An army of more than 250 teachers have left the profession in Aberdeen in the last year – as bullying and grievance complaints hit a three-year high.
City council chiefs are battling to fill 83 vacant posts after 251 full and part-time teachers quit education altogether to seek other jobs.
And new figures have revealed that some 38 grievance or bullying complaints have been raised this year – the highest since 2013/14.
The data, obtained through freedom of information legisliation, shows that more than 2,000 teachers have quit in Aberdeen since 2010.
Last night a spokeswoman from the Educational Institute of Scotland (EIS) union said that teachers needed a pay raise to encourage more to stay in the profession.
She said: “The EIS believes that this difficulty is linked to comparatively low pay in teaching, compared to other graduate professions, lack of career progression opportunities and the excessive workload demands that continue to be placed on teachers.
“A concerted and coordinated approach will be required to resolve this issue – this will require additional action to reduce excessive levels of teacher workload and a firm commitment from local authorities and the Scottish Government to improve teachers’ pay which has been declining, in real terms, for more than a decade. Significant investment in teacher salaries is required to make teaching an attractive career option.”
But Tom Mason, Conservative MSP for the north- east, said that the resignations could be due to classroom bureaucracy, such as the Named Person scheme and demands under the Curriculum for Excellence.
He said: “Our teachers are under a tremendous amount of pressure, with an ever-increasing level of paperwork to deal with due to the demands of the Curriculum for Excellence.
“Ministers must also ensure there is not undue pressure put on those who are working in our classrooms.
“A reduction in the level of bureaucracy within the system would be a good start. Abandoning the ill-conceived Named Person legislation would also remove another layer of responsibility that is being heaped upon our head teachers under plans from this government.”
Aberdeenshire East SNP MSP Gillian Martin, who sits on Holyrood’s education committee and whose husband is a teacher, said: “Work-related stress is a significant issue for many in front facing organisations- none more so that education.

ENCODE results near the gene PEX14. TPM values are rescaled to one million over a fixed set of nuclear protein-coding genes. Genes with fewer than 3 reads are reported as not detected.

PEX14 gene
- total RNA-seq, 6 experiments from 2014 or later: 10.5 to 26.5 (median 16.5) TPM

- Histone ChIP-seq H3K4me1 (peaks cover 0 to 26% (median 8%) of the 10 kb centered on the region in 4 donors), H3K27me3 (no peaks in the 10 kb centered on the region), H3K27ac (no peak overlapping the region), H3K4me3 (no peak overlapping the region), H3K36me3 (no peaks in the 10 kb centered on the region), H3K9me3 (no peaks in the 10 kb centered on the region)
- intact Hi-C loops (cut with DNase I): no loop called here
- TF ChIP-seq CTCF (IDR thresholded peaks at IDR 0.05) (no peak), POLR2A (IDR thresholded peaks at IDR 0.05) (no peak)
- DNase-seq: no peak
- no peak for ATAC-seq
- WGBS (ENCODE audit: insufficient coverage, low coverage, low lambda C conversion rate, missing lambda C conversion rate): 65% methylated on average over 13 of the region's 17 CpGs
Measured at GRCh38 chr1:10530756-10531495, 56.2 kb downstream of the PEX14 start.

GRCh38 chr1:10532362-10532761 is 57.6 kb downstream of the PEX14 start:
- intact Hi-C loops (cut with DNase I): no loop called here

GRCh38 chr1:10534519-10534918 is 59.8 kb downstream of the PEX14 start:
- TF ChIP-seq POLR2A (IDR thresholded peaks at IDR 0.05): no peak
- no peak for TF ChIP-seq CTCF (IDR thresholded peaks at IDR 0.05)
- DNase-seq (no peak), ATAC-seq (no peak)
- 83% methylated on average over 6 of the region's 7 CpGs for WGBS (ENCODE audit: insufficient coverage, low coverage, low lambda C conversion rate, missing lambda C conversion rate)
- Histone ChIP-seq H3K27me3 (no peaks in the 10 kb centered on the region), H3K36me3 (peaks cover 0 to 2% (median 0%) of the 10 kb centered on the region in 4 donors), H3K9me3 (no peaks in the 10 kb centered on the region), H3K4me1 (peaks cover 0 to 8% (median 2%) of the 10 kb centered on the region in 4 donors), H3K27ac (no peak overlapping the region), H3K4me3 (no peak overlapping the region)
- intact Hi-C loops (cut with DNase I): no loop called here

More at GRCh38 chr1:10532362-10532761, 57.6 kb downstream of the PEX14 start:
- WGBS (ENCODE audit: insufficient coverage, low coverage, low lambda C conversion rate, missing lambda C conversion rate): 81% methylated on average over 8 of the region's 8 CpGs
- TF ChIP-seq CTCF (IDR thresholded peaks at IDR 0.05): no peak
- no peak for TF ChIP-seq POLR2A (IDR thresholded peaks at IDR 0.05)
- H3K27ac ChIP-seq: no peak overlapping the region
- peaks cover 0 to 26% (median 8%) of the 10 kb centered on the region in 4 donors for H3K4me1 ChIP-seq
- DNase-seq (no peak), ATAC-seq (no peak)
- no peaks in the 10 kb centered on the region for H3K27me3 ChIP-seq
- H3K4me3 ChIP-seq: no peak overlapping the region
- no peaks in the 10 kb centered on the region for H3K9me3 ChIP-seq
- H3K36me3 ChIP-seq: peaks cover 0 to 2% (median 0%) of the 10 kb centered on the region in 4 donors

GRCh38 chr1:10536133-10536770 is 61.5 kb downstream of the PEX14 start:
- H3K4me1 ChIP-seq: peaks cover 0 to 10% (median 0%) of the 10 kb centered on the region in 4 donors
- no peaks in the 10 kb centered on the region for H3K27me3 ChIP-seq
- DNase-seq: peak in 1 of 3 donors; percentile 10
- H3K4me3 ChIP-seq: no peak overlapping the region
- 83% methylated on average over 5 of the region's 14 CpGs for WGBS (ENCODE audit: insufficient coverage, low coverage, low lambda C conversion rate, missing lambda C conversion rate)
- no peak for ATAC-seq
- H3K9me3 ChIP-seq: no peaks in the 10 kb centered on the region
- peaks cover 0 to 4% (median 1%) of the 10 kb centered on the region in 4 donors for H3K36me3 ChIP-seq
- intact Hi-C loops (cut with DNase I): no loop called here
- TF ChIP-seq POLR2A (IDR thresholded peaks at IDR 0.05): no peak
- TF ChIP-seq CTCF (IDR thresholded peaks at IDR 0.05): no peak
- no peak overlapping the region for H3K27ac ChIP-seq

“This is one of the many reasons that the Scottish Government is conducting a governance review and has committed to reducing unnecessary bureaucracy which is has had an effect on teacher workload.
“Reducing the guidance given out by Education Scotland is key to this, as is changing the culture around inspections to be focussed on teaching and learning support rather than criticism.”
But a council spokesman said the number of vacancies had fallen and they were continuing to tackle the teacher shortage.
He added: “The steady improvement in teacher vacancy figures reflect the hard work being done to enhance recruitment, with a number of initiatives in place to expand our reach and also to ensure Aberdeen City Council represents an attractive proposition for prospective applicants.
“We acknowledge there remains work to be done but it is certainly encouraging to see the vacancy numbers falling.”
A Scottish Government spokeswoman said: “Although teacher recruitment is a matter for local authorities, we recognise some areas have faced challenges filling vacancies.
“This is why we have invested £88 million in 2017, resulting in 543 more teachers than last year – the second year in a row that there’s been an increase in teacher numbers.
“We reached an agreement on a pay deal this week that demonstrates the benefit of government, employers and unions working together through the Scottish Negotiating Committee for Teachers.
“As announced in the draft budget, we will provide an additional £24 million through the local government settlement to make this deal happen, so every school can access the right number of teachers.
“We have also taken decisive action to help recruit and retain teachers through our Teaching Makes People campaign, focussing specifically on attracting new teachers and career changers into STEM and other subjects.
“We are committed to reducing teacher workload and have undertaken a range of actions to achieve this. Continued engagement with the profession will play a critical role in making this happen.”